Disputable appears to be an inverse correlation between BMFS and survival after SRT. Our result is opposite to [13] who report a median survival of 9 months in patients with BMFS < 40 months, and 16 months after SRT, if BMFS > 40 months. There are two possible explanations for longer survival after SRS/SRT and short BMFS. What is important, brain metastases are a crucial factor influencing survival of ovarian cancer patients, however not the only one. Clinical situation of solitary brain metastasis as only one location of cancer is extremely rare and possibility of presence of other metastases increases with time after the basic treatment completion. In a disseminated disease also the other metastases limit survival, what could partially explain this situation. The second reason for such correlation can be a delay in brain metastases diagnosis, what is linked to their volume and to limited survival (longer time to diagnosis – larger tumor – shorter survival).

The number of lesions to the brain is another most probable risk factor of survival. Our result is consistent with [18] who describes a slight advantage of a solitary lesion over presentation with multiple lesions (with a median survival of 7 versus 5 months at a liberal p-Value = 0.07 [18]). This result is in an absolute agreement with logic and neoplastic disease biology. More metastases (more cancer clonogenic cells) is always connected to shortened survival; especially in the case of brain mets located in a limited volume of skull. Exactly the same results are obtained in other cases of cancers.

A novel finding of our study is WBRT before SRT, which has never been reported so far in case of EOC BM patients (although it’s been already established for other primary tumor sites [28]). We estimated a beneficial effect of preceding WBRT in patients with BMFS > 5 years (post-SRT WBRT did not bring any statistical effects on survival). This result could be biased by a retrospective character of this study and patient selection. Probably, a greater number of ovarian cancer patients were treated in this period with WBRT because of brain mets; but only few, very well responding, had following SRS/SRT. Good individual response to radiation probably impacted the survival. Additionally, late presence of BM, can be linked to a lesser aggressiveness of the (individual) disease itself.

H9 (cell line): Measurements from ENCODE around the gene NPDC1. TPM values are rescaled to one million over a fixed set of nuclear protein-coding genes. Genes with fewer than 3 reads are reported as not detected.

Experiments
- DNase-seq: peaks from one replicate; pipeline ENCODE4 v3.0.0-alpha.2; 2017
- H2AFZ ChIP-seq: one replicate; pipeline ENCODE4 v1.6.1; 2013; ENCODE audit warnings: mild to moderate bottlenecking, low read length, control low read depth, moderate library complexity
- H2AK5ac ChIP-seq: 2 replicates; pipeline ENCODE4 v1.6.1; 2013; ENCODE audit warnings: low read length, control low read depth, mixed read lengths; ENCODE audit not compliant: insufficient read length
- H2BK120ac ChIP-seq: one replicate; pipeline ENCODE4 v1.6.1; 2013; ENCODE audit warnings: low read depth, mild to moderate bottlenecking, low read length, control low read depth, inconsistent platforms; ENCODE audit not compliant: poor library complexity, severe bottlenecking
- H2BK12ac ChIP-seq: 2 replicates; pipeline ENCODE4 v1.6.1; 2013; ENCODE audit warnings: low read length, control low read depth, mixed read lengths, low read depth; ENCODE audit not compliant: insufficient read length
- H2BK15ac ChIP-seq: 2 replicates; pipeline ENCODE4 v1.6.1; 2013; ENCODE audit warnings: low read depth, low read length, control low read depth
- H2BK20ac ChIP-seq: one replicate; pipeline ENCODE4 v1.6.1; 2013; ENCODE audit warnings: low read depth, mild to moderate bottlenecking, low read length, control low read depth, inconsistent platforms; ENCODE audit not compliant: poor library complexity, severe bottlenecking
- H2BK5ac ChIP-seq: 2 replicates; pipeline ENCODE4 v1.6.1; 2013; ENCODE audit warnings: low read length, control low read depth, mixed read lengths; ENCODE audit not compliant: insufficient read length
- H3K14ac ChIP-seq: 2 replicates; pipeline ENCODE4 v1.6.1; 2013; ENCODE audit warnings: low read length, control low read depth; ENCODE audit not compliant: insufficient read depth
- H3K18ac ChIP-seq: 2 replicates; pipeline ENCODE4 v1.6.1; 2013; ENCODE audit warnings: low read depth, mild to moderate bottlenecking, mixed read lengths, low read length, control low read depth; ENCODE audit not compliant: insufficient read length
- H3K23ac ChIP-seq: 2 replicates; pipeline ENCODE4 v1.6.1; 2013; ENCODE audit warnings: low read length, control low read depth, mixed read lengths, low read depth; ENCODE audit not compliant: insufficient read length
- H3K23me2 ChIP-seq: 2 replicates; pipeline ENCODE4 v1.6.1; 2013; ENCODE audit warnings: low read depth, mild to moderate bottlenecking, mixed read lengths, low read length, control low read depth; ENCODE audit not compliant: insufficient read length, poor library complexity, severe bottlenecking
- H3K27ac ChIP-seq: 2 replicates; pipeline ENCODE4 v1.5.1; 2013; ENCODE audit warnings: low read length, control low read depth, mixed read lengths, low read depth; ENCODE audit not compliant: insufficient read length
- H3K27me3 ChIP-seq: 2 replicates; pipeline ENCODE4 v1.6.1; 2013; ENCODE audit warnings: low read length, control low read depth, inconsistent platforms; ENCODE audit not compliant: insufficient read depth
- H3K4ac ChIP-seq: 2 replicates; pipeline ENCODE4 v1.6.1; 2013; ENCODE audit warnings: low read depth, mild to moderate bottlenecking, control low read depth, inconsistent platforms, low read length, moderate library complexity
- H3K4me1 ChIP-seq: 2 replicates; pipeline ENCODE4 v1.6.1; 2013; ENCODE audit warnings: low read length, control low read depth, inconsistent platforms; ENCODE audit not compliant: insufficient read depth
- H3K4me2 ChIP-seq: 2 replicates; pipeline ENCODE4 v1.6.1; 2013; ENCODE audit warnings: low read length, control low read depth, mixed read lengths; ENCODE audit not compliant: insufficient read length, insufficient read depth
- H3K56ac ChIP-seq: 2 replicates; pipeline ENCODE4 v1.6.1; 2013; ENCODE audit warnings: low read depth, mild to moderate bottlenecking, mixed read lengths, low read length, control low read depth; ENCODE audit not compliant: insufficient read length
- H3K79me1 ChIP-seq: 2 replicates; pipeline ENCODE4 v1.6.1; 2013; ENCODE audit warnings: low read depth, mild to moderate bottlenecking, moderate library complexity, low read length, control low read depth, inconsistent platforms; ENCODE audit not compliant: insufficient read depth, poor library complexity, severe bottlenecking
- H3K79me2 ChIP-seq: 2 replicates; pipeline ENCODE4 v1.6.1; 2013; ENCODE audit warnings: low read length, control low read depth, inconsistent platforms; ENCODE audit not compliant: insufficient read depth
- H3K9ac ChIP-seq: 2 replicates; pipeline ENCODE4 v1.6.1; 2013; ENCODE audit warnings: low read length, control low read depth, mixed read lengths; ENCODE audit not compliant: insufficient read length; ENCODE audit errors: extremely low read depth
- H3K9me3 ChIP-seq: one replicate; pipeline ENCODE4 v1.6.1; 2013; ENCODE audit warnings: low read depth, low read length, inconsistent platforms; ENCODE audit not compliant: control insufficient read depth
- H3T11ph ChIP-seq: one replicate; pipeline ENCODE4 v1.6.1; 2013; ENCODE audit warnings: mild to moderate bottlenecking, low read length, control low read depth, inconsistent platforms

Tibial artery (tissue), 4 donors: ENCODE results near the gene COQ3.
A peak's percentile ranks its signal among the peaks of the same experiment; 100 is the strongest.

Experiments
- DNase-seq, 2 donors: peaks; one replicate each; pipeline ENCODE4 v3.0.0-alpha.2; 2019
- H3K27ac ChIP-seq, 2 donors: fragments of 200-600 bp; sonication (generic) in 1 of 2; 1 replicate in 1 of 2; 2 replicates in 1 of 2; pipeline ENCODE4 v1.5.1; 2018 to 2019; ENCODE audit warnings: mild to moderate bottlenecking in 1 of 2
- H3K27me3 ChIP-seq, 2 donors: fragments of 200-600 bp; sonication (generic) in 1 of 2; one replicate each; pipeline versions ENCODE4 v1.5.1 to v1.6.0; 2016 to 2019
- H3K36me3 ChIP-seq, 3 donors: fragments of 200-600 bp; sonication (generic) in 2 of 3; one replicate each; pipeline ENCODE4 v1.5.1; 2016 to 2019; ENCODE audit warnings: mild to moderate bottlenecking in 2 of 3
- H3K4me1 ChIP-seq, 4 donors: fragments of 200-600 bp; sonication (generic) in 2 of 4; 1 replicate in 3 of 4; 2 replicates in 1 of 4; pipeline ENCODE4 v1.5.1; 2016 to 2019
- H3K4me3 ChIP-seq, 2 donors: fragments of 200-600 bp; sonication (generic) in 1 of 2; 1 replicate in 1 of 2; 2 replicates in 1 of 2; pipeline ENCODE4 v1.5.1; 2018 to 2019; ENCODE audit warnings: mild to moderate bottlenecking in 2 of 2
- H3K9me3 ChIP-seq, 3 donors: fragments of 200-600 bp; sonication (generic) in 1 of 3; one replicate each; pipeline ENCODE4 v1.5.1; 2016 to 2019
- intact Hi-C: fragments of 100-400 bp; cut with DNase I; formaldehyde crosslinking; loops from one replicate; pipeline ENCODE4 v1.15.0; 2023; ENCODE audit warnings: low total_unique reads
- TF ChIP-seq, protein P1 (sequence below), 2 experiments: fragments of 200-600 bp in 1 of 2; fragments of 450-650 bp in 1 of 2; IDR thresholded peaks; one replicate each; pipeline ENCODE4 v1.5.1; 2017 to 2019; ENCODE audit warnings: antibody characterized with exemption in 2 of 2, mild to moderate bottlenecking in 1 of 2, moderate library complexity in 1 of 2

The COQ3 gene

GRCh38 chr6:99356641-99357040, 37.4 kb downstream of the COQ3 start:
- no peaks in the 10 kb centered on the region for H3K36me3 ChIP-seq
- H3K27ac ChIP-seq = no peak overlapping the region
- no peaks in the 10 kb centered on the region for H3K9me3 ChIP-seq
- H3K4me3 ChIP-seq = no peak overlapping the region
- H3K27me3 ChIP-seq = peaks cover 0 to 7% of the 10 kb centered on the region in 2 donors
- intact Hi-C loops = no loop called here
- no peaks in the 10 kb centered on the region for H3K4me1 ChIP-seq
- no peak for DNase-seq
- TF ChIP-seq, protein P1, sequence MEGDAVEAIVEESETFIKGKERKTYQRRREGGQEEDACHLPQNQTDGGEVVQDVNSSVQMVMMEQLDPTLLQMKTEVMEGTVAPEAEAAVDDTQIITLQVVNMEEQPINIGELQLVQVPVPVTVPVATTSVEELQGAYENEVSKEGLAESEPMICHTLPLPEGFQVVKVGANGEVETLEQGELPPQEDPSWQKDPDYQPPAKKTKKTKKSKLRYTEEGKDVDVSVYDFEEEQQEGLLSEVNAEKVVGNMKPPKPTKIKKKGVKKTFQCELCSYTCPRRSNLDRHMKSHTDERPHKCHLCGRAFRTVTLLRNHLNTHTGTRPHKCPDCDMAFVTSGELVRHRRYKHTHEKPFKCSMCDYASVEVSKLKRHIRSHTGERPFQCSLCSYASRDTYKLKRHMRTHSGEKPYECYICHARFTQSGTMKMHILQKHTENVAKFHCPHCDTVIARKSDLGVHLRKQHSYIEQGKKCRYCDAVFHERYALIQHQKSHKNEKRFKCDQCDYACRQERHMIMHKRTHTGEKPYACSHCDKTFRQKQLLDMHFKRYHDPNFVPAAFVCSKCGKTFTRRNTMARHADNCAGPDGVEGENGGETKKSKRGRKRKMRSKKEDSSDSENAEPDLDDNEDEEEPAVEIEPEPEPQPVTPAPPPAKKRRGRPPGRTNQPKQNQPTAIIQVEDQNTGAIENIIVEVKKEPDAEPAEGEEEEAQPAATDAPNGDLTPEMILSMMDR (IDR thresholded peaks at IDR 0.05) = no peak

Since publication of the original study [1], most of the reports support the thesis of a prompt aggressive radiotherapy as very promising in the disease treatment. We do support this opinion but SRT must be conducted immediately after BM diagnosis (<1 month). Then, it may considerably affect the disease development and extend life expectancy. Because a remarkable median survival of 29 months after SRT compared to 6 months after WBRT was observed in [11], we suggest to use the RT techniques together, as opposed to SRT alone. As aforementioned, the impact of WBRT-SRS/SRT combination could be influenced by patient selection and individual features of particular cancers, however, considering a systemic character of ovarian cancer (similarly as in, for example, small cell lung cancer), we can expect better results of combined RT modality with a relatively short gap (elective effect of WBRT + local additive effect of WBRT/SRT combination).

In classification analysis, the applied statistical algorithm has “chosen” RT schedules (expectation interval for SRT and prior WBRT in the order of importance) as more effective than other, found in this study, risk factors (BMFS and number of BMs). This fact magnifies medical supremacy of radiotherapy in cancer treatment.

Conclusions

Based on the experience from Cancer Center and Institute of Oncology in Gliwice, we can draw the following conclusions:

prompt SRT may prolong survival in EOC BM patients;

additional prior WBRT is suggested in patients who had BMFS > 5 years;

BMFS and number of BMs are reliable prognostic factors of survival;

multiclinic trials and cooperation in the future may extend the medical knowledge on the considered problem.

Declarations

Authors’ Affiliations

(1)
Radiotherapy Department, Cancer Center and Institute of Oncology
(2)
Department of Epidemiology, Cancer Center and Institute of Oncology
(3)
Radiotherapy and Chemotherapy Clinic, Cancer Center and Institute of Oncology

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This article is published under license to BioMed Central Ltd. This is an Open Access article distributed under the terms of the Creative Commons Attribution License (http://creativecommons.org/licenses/by/4.0), which permits unrestricted use, distribution, and reproduction in any medium, provided the original work is properly credited. The Creative Commons Public Domain Dedication waiver (http://creativecommons.org/publicdomain/zero/1.0/) applies to the data made available in this article, unless otherwise stated.